That’s all sounds exciting! I hope all goes well with your sequel and accompanying album and look forward to seeing more from you in the future. Thank you for joining me on my blog today!

Dreaming Your Dream – Book One of Machine Dreaming

This illustrated novel tells the tale of a dystopian future where, following a war that nearly devastated humanity, the survivors partnered with Artificial Intelligence to create a brighter future.

The people enjoy a virtual utopia every night by using interactive dream technology, but their computer-generated dreams are the only source of entertainment available. The AI determined that the root cause of all harmful human behaviours was uncontrolled emotions, but balanced, harmonious emotions are an integral aspect of wellness. It concluded that the only way to reliably achieve that was to eliminate emotion while a person was awake, then provide a safe way to experience the complete range of human emotions while engaged in dreaming.

The story follows a man who struggles to hide the fact that he can still feel a low level of emotions during the day. He must keep his secret emotions and his mind strictly controlled—through the use of meditation—but he continues to make that harder and harder to accomplish when his life is on the line.

Science Fiction / Dystopian]
Includes 50 Film Noir inspired illustrations by Melinda Maria Lack

Available at Amazon in print formats: and for Kindle: It can be found on Goodreads at:

Read my review of Dreaming Your Dream here

Artwork PreviewsIllustrations by Melinda Maria Lack

The 50 Film Noir inspired illustrations in Starwing’s novel Dreaming Your Dream go a long way to help build up the dark dystopian atmosphere of the story, with its characters all wearing gas masks as they go about their daily business in a world ravaged by war and robbed of oxygen.

Preview 1

This illustration features the main character, John, with a young girl he helped at the beginning of the story. They’re riding one of the self-driving busses that are used to get around the city. Gas masks are required outdoors—in part because humans severely damaged the environment of the planet, but the AI they turned to concluded that attempting to undo the damage was unnecessary and a waste of resources, so the environment was modified to reduce rust and damage to machines caused by oxygen.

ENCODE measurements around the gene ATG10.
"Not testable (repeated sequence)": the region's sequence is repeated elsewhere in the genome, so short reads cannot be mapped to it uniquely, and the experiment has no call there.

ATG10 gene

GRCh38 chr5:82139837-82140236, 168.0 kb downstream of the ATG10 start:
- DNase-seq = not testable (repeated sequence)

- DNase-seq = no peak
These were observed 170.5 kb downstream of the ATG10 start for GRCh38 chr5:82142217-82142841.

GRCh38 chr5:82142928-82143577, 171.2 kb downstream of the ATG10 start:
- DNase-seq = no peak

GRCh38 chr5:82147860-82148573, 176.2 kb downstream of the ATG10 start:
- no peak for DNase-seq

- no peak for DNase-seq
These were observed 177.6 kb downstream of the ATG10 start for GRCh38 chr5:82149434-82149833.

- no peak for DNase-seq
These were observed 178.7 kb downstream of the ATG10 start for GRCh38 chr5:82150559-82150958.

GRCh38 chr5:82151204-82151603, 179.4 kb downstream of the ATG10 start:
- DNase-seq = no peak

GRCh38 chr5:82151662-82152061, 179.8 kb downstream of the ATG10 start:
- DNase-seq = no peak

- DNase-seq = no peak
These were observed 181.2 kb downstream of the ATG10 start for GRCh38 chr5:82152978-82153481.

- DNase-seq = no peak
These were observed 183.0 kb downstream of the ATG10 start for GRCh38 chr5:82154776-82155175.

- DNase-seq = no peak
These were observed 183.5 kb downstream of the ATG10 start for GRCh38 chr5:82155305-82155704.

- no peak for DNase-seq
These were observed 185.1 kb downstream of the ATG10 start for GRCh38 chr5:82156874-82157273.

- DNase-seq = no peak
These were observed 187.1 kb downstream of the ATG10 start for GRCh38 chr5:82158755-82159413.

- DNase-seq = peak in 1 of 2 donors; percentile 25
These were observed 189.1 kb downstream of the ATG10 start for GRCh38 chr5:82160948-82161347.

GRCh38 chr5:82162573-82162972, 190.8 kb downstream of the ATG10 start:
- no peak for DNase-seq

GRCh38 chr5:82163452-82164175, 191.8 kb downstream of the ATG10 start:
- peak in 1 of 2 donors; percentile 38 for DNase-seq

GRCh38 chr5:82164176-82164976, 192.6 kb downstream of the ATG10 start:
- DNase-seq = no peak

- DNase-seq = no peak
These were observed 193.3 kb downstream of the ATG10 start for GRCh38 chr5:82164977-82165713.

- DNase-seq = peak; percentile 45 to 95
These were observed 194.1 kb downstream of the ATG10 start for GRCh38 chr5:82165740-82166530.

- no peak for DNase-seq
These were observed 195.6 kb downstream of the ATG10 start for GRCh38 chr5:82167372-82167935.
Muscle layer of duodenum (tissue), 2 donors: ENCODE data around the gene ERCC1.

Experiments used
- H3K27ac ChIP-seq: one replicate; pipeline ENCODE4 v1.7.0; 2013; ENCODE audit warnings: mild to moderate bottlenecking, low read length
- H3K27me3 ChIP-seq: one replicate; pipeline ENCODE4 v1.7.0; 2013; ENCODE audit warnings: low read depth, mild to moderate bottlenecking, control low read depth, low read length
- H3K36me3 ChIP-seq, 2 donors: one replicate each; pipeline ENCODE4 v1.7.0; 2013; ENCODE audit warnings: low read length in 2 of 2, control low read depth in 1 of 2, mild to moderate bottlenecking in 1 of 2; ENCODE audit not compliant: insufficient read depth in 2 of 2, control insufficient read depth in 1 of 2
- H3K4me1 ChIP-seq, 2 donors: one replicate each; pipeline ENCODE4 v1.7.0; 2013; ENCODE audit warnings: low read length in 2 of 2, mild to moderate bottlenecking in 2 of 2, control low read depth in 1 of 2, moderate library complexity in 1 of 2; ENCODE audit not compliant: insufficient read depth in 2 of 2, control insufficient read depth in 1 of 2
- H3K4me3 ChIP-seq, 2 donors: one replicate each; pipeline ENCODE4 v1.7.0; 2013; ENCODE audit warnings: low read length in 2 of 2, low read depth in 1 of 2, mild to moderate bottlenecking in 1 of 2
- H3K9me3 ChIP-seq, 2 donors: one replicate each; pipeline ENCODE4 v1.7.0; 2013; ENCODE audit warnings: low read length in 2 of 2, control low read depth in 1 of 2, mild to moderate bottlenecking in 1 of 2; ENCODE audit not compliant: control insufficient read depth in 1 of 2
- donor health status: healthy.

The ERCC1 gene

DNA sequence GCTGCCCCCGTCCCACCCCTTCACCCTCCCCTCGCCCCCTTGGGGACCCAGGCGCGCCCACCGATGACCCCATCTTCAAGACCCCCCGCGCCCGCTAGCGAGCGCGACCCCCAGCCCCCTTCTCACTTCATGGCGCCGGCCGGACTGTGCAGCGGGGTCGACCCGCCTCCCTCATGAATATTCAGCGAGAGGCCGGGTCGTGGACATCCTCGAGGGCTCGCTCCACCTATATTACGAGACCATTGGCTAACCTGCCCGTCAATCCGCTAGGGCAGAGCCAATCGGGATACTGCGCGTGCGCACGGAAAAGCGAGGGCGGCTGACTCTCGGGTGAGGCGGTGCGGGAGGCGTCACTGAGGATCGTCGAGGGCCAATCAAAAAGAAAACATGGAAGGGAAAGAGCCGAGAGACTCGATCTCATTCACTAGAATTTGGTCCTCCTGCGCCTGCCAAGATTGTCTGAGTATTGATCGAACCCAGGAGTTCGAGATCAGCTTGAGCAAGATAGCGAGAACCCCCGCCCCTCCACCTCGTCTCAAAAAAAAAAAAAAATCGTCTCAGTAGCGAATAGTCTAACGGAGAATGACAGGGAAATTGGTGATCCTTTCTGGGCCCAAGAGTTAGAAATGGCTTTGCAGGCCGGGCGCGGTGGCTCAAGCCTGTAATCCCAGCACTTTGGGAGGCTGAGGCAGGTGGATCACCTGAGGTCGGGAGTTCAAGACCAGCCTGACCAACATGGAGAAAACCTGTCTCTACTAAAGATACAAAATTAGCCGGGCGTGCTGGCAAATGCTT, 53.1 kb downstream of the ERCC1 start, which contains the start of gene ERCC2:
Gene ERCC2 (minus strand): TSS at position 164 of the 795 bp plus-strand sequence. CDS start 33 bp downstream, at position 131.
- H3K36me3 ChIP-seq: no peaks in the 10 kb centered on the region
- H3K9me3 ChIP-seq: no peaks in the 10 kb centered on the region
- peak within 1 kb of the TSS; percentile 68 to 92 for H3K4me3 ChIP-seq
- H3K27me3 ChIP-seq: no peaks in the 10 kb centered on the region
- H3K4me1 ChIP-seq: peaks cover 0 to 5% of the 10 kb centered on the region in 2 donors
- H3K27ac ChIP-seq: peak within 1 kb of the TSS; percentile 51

Preview 2

This scene is from Celebration Day—the only “holiday” observed in society, which celebrates the formation of the partnership between humans and AI. The citizens are required to attend a gathering in their city to watch various presentations and receive gifts from the government. Despite being called a celebration, there is nothing festive about the gathering because the majority of attendees have no emotional awareness during the daytime.

Preview 3

This illustration features the Ruiner, a boogeyman from stories told to children to keep them from venturing into the ruins that surround the cities. The Ruiner is seen by John in one of his AI-generated dreams. John prefers to experience a randomly selected dream sequence rather than choose his own dreams. (The Ruiner character will become an important symbol of a secret society in the next book, which is why the costume will be used for upcoming art and music projects.)

Preview 4

This scene is one of my personal favourites and it’s from another one of John’s dreams. Most of the dream sequences in the novel include foreshadowing through dream symbolism, and water is a common motif because it relates to emotions. This dream comes up for John after a great deal of hardship and turmoil, and Melinda Maria Lack expertly captured the sense of comfort and tranquility conveyed by the dream sequence.

Author Website:

Who’s Next on Indie Spotlight?

E.G. Radcliff is a part-time pooka and native of the Unseelie Court. She collects acorns, glass beads, and pretty rocks, and the crows outside her house know her as She Who Has Bread. Her fantasy novels are crafted in the dead of night after offering sacrifices of almonds and red wine to the writing-block deities.